Currently Viewing:
ACC 2017
Marijuana Use Linked to High Risk of Heart Failure, Stroke
March 09, 2017
Ceramides Can Predict Who Will Develop Heart Disease, Study Finds
March 10, 2017
Currently Reading
Erectile Dysfunction Drugs Are Safe After Heart Attacks
March 11, 2017
Repatha Found to Cut CV Death, Heart Attack, Stroke 25% After a Year
March 17, 2017
Bringing MACRA to Cardiologists, Ready or Not
March 17, 2017
Low-Dose Xarelto Beats Aspirin for Long-Term Prevention of Life-Threatening Blood Clots
March 18, 2017
Dr Robert P. Giugliano on the Results of the EBBINGHAUS Evolocumab Cognitive Study
March 18, 2017
Data Show It's Hard to Fill PCSK9 Prescriptions, Confirming Cardiologists' Complaints
March 19, 2017
Can SGLT2 Inhibitors Prevent Heart Failure in a Broad Population?
March 19, 2017
Dr Rob Nolan Discusses Findings From REACH Hypertension eCounseling Trial
March 19, 2017
Dr William Borden: Advice for Cardiologists on Adjusting to MACRA
March 19, 2017
Dr Janet Wright Outlines Goals and Roadblocks of Million Hearts Initiative
March 20, 2017
Charting the Path to Health Equity: Steps for Providers
March 20, 2017
Dr Jim McDermott Discusses Objectives and Outcomes of CVD-REAL Trial
March 20, 2017
Dr Seth J. Baum on the Patient's Role in Getting PCSK9 Inhibitors Approved by Payers
March 20, 2017
Dr Robert P. Giugliano Discusses the Significance of the FOURIER and EBBINGHAUS Trials
April 06, 2017
Dr Janet Wright Discusses How Million Hearts Will Leverage Partnerships for Success
April 06, 2017
Dr Seth J. Baum Discusses Payers' Reluctance to Approve Coverage of PCSK9 Inhibitors
April 07, 2017
Dr Rob Nolan on the Future Directions of eCounseling Research
April 14, 2017
Dr Janet Wright on Cardiologists' Role in Public Health and Prevention Efforts
April 15, 2017
Dr William Borden Discusses MACRA Requirements From a Cardiologist's Perspective
May 08, 2017
Dr Seth J. Baum on the Patient's Role in Getting PCSK9 Inhibitors Approved by Payers
May 10, 2017
Dr Rob Nolan Explains Behavioral Principles Behind eCounseling Hypertension Program
May 15, 2017
Dr Rob Nolan Discusses Behavioral Foundations of eCounseling Programs
June 10, 2017

Erectile Dysfunction Drugs Are Safe After Heart Attacks

Mary Caffrey
The study from Sweden found a substantial benefit for men taking the class of drugs that was discovered by accident when researchers were developing a treatment for angina 2 decades ago.
A study from Sweden has found that phosphodiesterase-5 (PDE-5) inhibitors, prescribed to men for erectile dysfunction, are good for the heart in more ways than we knew: those who took these drugs after having a heart attack had a much lower risk of dying or being hospitalized for heart failure than men who skipped them.

The study, being presented next week at the 66th Scientific Session of the American College of Cardiology in Washington, DC, finds that men prescribed drugs from this class—sold in the United States under brand names Viagra, Cialis, or Levitra—were 33% less likely to die from any cause than those who were not prescribed the drugs.

The study, previewed for reporters in a conference call earlier this week, evaluated data from 43,000 men for an average of 3.3 years after their first heart attack. No survival benefit was seen among men taking alprostadil, an erectile dysfunction therapy with a different mechanism of action.

Peter Andersson, MD, PhD, a postdoctoral researcher at the Karolinska Institutet in Stockholm and the study’s lead author, said the results are welcome news for men and their doctors who may have wondered about the safety of the drug class. “If you have an active sex life after a heart attack, it is probably safe to use PDE5 inhibitors,” Andersson said in a statement.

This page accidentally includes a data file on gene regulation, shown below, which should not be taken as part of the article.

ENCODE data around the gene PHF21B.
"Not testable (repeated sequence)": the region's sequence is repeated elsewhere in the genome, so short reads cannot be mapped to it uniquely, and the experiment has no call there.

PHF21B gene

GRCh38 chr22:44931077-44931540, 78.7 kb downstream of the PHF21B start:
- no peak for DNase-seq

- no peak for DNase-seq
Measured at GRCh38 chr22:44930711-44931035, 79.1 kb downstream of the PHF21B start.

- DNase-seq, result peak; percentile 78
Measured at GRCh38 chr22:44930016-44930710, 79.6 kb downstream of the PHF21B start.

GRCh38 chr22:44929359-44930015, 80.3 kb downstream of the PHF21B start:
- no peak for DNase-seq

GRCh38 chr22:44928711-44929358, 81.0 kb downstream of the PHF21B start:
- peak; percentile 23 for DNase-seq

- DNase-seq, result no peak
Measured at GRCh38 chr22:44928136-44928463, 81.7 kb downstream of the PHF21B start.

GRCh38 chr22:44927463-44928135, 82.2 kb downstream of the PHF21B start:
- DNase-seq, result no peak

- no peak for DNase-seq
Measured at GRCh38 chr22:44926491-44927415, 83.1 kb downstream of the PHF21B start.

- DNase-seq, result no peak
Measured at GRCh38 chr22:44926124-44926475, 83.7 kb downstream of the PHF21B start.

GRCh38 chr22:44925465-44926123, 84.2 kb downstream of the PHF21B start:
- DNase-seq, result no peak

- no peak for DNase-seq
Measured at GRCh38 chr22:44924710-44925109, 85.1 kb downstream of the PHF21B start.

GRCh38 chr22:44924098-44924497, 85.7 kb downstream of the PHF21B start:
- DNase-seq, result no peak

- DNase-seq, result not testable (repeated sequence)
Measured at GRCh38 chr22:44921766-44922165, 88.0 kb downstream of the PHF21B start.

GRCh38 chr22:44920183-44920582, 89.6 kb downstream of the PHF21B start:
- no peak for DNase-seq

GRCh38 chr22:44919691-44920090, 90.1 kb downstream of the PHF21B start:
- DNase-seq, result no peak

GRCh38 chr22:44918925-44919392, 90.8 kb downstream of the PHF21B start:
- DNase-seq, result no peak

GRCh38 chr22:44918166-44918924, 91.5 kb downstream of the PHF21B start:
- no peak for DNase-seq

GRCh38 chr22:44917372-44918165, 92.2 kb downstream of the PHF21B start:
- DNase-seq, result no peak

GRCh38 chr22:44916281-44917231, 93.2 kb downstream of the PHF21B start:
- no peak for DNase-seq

While the findings were described as a surprise, in a sense they aren’t: the first PDE-5 inhibitor, sildenafil (Viagra) was discovered by accident about 2 decades ago when investigators were trying to develop a new treatment for angina. But when a reporter asked Andersson if he could recommend PDE-5 inhibitors to treat heart failure, the doctor demurred, since the study was retrospective. “Not at this time,” he said.

Having an active sex life appears to reduce the risk of death, Andersson said, although he said a key limitation of the study was the fact that the data did not report the men’s marital status. More work is being done to zero in on the marital and socioeconomic status of those who benefit from taking the drug.

Of the large group studied, 7% were prescribed some type of erectile dysfunction drug. In this subset, 92% received a PDE-5 inhibitor and the remaining 8% received alprostadil. After adjusting for cardiovascular risk factors that included diabetes, heart failure, and stroke, those taking the PDE-5 inhibitors were less likely to die than those taking alprostadil or no drug at all. Filling more prescriptions appeared to increase the benefit, but Andersson said that the study was not large enough to confirm a dose-response relationship.

Andersson said erectile dysfunction is associated with increased heart disease risk in men who are otherwise healthy, and previous studies have linked the use of PDE-5 inhibitors with decreased blood pressure in the left ventricle. This reduces the level of work needed to pump blood and could explain their effect on men with heart failure.

Reference

Andersson DP, Lagerros YT, Grotta A, Bellocco R, Lehtihet M, Holzman MJ. Association between treatment for erectile dysfunction and death or cardiovascular outcomes after myocardial infarction. Presented at the American College of Cardiology 66th Scientific Session, Washington, DC, March 17-19. 

 
Copyright AJMC 2006-2019 Clinical Care Targeted Communications Group, LLC. All Rights Reserved.
x
Welcome the the new and improved AJMC.com, the premier managed market network. Tell us about yourself so that we can serve you better.
Sign Up